Marriage is an honorable estate, and endures for good reason.
Sep 15, 2008, Vol. 14, No. 01 • By ERIN MONTGOMERY
If you own a television set, you most likely have witnessed one or more of the following: the didactic yammerings of Dr. Phil; the blissful testimonials of couples who met through an Internet dating site; the lovelorn jottings of the world's most famous fictional sex columnist, Carrie Bradshaw of Sex and the City. All of these individuals have shared their deep (or not so deep) reflections on romantic love, shaping our opinions--or at least prompting some passing thoughts--on the role of marriage in our society.
As we're inundated by these dramatized depictions of marriage, it is refreshing to sit up and get a scholarly perspective on the subject. And the late Elizabeth Fox-Genovese, celebrated historian, teacher, and founding director of the Institute for Women's Studies at Emory University, gives us that perspective. In 2003, President Bush awarded her the National Humanities Medal; that same year Princeton invited her to be a distinguished visiting scholar. Marriage grew out of three 90-minute lectures on the historical, moral, and cultural foundations of marriage she gave at Princeton, but Fox-Genovese did not live to see their publication, dying in 2007 at 65.
Nor did she have the chance to put the final touches on this immensely thought-provoking volume, including a preface. And so her editor, Sheila O'Connor-Ambrose, stepped in to write an introduction--an eloquent tribute to Fox-Genovese's intellect, strong Roman Catholic faith, and her "shining full-hearted" 38-year marriage to Eugene Genovese, the great historian of the South.
O'Connor-Ambrose shares a powerful fragment Fox-Genovese had written for a preface:
This introductory quotation, and the book's title, belie what's inside: a serious, exacting analysis of the institution of marriage and the ways in which it remains under attack. Fox-Genovese roiled academia when, in the 1980s, she evolved from "Marxist-inclined feminist to conservative public intellectual," as her New York Times obituary puts it, and her abandonment of liberalism, secularism, and the sexual revolution, as well as her embrace of Catholicism, affected her writing in profound ways.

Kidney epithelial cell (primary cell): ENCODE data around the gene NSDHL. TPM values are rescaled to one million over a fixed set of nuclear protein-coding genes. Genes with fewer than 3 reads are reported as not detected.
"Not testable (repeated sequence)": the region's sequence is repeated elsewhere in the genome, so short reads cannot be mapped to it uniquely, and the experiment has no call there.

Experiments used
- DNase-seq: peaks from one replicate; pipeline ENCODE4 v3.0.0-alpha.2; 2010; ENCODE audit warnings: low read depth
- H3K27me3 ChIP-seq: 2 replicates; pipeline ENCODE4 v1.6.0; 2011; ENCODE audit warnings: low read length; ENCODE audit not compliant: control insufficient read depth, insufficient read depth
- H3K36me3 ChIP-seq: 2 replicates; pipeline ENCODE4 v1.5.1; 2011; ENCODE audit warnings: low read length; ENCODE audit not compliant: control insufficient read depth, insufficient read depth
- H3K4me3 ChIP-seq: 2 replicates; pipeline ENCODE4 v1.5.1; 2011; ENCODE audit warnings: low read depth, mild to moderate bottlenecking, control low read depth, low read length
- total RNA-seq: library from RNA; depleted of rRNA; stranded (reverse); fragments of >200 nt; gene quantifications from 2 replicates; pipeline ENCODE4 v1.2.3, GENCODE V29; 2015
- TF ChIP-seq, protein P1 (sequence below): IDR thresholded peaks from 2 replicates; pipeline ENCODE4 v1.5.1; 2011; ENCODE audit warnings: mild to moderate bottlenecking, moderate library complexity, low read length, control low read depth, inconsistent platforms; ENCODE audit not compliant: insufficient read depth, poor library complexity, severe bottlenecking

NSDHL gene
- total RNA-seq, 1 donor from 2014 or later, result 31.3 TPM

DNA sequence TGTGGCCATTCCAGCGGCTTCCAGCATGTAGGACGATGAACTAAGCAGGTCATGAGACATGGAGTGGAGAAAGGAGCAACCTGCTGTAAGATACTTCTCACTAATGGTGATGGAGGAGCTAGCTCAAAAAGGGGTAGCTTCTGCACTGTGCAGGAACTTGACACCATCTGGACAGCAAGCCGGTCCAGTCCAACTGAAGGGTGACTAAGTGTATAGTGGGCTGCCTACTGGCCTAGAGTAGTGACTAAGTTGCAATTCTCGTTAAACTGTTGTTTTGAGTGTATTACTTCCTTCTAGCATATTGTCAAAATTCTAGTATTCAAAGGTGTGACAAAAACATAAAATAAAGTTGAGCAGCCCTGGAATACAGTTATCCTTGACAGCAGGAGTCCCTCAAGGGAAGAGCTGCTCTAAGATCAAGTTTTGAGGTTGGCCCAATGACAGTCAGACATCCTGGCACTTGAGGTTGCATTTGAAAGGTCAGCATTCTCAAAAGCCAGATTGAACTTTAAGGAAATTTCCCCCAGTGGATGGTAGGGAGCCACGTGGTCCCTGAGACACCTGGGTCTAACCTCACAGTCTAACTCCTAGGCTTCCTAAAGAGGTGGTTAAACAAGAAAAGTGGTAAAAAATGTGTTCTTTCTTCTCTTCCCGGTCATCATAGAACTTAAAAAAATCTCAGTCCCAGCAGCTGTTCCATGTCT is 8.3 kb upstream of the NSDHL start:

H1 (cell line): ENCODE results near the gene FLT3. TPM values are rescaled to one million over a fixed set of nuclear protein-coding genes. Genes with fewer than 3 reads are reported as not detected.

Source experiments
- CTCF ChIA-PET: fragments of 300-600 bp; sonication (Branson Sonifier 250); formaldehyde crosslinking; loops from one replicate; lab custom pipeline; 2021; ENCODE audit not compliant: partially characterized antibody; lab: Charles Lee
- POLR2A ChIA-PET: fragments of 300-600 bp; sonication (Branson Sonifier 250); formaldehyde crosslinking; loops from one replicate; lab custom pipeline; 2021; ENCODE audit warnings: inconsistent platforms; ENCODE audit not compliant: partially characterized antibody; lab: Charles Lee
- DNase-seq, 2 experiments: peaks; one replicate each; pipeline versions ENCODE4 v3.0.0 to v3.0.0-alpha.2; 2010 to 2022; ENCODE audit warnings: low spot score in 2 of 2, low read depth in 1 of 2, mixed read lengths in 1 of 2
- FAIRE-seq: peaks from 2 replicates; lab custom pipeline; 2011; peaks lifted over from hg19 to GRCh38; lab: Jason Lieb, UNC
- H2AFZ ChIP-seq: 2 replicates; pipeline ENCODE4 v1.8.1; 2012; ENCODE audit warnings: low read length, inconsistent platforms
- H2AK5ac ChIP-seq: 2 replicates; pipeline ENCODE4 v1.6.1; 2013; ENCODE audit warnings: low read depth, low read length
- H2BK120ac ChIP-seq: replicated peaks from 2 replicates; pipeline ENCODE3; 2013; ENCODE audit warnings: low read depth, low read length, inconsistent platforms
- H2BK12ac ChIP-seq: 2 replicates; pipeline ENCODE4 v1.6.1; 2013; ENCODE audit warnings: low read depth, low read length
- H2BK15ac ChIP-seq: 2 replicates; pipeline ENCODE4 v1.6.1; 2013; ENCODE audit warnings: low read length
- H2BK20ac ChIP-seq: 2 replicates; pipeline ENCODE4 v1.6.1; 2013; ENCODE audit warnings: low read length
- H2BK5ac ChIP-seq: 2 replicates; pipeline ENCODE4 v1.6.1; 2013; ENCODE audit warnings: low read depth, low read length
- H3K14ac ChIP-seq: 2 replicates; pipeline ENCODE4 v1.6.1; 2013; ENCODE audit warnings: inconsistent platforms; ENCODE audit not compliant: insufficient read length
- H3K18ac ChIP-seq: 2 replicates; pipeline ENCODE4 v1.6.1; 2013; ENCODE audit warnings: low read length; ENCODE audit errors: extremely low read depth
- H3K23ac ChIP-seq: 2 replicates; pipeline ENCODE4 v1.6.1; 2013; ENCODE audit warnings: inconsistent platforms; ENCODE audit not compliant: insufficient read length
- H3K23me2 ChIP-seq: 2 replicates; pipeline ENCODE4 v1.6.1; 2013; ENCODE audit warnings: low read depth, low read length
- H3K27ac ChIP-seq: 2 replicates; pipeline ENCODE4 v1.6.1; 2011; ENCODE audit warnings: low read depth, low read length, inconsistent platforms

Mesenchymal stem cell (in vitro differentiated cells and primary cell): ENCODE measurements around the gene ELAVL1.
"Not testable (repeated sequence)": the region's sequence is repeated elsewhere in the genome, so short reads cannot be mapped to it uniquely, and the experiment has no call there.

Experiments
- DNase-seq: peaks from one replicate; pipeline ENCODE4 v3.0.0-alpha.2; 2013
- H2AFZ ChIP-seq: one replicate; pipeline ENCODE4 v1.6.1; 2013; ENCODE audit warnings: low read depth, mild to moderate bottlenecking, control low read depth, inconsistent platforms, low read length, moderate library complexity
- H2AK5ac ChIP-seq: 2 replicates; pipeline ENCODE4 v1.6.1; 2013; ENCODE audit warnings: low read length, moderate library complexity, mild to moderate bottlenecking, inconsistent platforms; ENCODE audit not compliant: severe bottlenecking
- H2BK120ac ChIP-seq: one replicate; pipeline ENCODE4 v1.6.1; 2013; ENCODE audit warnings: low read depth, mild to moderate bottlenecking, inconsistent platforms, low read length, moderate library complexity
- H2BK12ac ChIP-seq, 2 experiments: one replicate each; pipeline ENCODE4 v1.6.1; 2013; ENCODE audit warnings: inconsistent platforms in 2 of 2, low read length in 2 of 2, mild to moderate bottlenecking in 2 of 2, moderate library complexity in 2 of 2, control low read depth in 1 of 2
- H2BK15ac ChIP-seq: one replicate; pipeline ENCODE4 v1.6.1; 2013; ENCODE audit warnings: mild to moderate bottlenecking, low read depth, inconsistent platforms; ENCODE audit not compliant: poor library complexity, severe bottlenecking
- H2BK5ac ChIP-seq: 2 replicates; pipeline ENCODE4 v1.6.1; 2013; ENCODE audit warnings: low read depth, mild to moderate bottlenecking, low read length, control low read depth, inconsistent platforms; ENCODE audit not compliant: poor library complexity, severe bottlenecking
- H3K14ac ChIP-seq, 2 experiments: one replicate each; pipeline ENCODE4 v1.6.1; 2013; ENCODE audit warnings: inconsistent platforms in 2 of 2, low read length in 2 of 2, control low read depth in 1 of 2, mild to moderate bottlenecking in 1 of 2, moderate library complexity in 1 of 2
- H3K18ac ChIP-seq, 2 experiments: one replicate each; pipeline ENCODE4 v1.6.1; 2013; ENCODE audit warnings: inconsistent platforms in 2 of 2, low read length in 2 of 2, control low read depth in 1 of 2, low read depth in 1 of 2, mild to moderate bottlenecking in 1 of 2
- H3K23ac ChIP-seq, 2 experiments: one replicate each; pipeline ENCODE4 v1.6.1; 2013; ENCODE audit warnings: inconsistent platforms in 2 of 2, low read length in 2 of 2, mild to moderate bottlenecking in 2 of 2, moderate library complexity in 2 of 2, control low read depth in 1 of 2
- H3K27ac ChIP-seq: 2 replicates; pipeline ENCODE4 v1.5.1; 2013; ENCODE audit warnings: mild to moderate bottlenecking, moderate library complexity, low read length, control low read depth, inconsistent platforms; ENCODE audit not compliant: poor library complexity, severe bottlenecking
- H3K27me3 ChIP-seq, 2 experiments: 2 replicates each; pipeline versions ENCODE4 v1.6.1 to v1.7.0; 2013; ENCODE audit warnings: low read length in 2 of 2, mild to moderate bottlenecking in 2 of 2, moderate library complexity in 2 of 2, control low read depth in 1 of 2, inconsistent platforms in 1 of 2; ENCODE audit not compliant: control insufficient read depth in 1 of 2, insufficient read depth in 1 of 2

But Marriage is neither a sermon nor a self-help book; nor does it explicitly espouse any outdated notions of what a husband and wife ought to be. It is intellectualism, with a warning: Same-sex marriage, our society's unhealthy obsession with individualism, and our culture's devaluation of children will sound the death knell of marriage as a vital institution.
"Oh, marriage will survive as one 'lifestyle' choice among many," she writes, "but as no more than that."
By lifestyle choices, Fox-Genovese is not referring only to same-sex marriage; she cites abortion, cohabitation, even polygamy, as "lifestyle choices" that have torn at the fabric of traditional marriage. And when she is not defending the sanctity of marriage, Fox-Genovese features historical background on how attitudes toward sexuality and the purpose of marriage have changed over the centuries.
Her discussion of how love is portrayed in literature--from Romeo and Juliet's "consuming love" to the "courtly love" of Arthurian legends to the "tempered love" embraced by Jane Austen's heroines--is particularly fascinating. (Indeed, Austen treated marriage for love with great caution--though each of her heroines does marry for love.) How, then, do we reconcile love and marriage?
Fox-Genovese asks the genuinely perplexing questions that are the centerpiece of so much great literature: "Could marriage domesticate the unruly force of love? And could passionate love survive the daily demands of marriage?" These are ancient questions, but no less relevant today. And just like that, Fox-Genovese makes "Carrie Bradshaw" look like the amateur she is.